Dalhousie closing daycare at agriculture campus
'This was the last thing I thought of for this daycare; it's been part of our family for almost six years'
Dalhousie University will close a daycare at its agricultural campus in Bible Hill on Sept. 2, leaving many parents scrambling to find child care for their kids.
"Disappointed, angry, surprised, confused," said Jennifer Madden, who has a three-year-old son at the daycare and an older child that also went through the centre.
"This was the last thing I thought of for this daycare; it's been part of our family for almost six years."
The move to close the facility will affect five full-time staff and 18 families.
"We were really disappointed to hear that the daycare is closing," said Rachael Cheverie, who has a child at the daycare.
Daycare open for more than 2 decades
Cheverie has started a petition she hopes will keep the centre open.
For more than two decades, the daycare has been home to kids of faculty — first with the Nova Scotia Agricultural College, then with Dalhousie when the university took over the campus in 2012.
"I'm on the parent committee and I have been since 2012, and we were re-assured by Dalhousie that when the merger took place that it was going to be business as usual and they had no intention of closing the daycare."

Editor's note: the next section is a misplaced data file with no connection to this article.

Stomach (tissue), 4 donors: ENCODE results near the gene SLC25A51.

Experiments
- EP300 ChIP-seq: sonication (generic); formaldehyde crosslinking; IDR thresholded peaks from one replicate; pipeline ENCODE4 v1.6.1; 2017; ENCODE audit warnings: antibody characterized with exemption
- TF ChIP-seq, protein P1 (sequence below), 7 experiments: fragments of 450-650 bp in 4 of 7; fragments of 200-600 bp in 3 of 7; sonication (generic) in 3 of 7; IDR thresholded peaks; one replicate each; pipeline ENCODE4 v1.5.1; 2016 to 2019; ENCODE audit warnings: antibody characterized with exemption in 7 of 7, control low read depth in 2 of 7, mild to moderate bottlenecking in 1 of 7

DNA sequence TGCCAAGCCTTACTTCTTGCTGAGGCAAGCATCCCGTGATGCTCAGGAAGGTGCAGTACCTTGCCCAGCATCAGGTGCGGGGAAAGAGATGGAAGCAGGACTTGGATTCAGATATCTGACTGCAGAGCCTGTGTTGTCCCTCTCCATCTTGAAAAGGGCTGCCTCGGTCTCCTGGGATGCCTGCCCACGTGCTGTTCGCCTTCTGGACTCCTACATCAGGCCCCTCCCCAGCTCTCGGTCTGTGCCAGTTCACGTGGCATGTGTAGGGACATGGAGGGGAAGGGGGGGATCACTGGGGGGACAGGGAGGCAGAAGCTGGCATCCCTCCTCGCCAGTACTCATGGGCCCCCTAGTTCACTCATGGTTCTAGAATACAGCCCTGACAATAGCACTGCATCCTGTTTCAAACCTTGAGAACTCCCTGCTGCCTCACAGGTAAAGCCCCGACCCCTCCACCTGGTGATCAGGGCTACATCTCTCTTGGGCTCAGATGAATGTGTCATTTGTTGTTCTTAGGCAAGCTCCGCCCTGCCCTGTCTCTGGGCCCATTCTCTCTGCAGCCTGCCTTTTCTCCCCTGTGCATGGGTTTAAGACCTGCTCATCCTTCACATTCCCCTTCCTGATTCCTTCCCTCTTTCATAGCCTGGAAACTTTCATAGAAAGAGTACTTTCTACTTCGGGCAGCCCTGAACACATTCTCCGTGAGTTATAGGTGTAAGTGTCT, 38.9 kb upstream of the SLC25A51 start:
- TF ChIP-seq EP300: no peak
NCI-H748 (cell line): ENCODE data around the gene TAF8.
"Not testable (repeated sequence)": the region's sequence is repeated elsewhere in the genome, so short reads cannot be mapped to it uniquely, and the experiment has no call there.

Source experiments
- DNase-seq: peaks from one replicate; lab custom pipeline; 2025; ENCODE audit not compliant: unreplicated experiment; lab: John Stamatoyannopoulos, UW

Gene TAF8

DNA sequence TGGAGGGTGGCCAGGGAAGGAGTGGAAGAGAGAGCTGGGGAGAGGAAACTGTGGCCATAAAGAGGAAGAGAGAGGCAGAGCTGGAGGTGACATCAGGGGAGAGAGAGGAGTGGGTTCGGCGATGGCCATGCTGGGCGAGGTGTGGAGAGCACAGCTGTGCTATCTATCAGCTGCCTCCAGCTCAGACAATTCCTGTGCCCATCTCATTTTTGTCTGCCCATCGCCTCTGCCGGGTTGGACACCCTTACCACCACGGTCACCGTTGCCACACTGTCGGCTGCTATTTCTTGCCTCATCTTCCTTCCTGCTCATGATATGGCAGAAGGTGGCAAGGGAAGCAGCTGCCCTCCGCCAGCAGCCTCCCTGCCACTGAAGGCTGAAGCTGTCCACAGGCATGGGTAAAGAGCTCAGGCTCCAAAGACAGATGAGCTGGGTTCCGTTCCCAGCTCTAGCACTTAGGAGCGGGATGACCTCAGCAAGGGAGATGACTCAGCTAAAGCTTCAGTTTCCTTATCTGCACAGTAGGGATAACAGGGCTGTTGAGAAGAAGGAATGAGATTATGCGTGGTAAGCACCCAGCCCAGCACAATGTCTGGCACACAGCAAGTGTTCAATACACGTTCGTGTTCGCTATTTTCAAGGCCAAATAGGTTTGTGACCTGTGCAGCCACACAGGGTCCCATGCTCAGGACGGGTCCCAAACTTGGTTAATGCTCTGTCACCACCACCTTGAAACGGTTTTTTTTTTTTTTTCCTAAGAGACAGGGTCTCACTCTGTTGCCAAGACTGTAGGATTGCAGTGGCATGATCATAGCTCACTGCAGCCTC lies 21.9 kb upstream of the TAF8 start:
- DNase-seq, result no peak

The decision to close it is being made due to declining enrolment. Under the current child-staff licensing arrangement the daycare has 30 full-time spaces available.
"Parents are currently paying $38 a day for their children's care," said Janet Bryson, a Dalhousie spokeswoman.
"In order to be financially viable, the university would have to charge 100 per cent more than the current rate per day, just to break even, even at full capacity. This is not sustainable."
Kids go on excursions
Shannon Hamilton, the mother of a young son at the daycare and a younger daughter who would have started in the fall, says her family has been trying to get answers for months, with no luck.
The staff who work at the daycare often take kids on excursions on the campus to see animals and other farm operations. In the fall those experiences will be gone.
"This has been here for a very long time," said Julie Bailey, who has a daughter at the daycare.
"We know a lot of parents who have had their children go here and we've been here for about a year now and the people here are part of our family now."